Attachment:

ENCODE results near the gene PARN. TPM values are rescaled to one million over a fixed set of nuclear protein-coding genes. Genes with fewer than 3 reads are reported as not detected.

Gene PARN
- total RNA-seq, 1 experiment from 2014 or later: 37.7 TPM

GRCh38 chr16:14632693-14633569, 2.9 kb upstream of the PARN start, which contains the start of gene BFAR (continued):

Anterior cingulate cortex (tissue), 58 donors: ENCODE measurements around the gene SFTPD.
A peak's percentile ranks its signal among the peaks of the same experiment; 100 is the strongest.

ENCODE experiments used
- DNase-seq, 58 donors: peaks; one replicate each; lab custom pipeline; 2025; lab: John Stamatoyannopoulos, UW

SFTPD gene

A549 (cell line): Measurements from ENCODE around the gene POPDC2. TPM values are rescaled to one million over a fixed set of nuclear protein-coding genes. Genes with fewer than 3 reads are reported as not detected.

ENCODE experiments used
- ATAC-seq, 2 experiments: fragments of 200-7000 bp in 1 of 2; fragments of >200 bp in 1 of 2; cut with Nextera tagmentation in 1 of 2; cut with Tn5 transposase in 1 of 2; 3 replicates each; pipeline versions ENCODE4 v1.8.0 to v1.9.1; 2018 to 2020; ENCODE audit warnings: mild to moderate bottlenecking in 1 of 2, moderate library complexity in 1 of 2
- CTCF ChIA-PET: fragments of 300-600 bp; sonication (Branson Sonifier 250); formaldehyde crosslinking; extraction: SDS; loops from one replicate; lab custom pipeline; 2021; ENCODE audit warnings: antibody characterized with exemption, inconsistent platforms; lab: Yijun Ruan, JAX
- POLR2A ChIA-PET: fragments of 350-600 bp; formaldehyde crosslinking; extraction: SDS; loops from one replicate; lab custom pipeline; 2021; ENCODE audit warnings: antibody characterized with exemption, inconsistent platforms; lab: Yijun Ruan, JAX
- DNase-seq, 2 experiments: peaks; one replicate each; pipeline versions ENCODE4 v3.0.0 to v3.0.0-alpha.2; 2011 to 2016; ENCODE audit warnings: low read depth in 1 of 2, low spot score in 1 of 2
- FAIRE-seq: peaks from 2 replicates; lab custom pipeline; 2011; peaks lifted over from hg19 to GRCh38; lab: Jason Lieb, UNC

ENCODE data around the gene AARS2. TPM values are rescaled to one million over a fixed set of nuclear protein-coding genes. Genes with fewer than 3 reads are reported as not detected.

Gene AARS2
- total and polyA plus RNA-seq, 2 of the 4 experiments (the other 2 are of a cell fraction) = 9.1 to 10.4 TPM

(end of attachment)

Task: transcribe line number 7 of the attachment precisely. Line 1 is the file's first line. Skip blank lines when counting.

ENCODE experiments used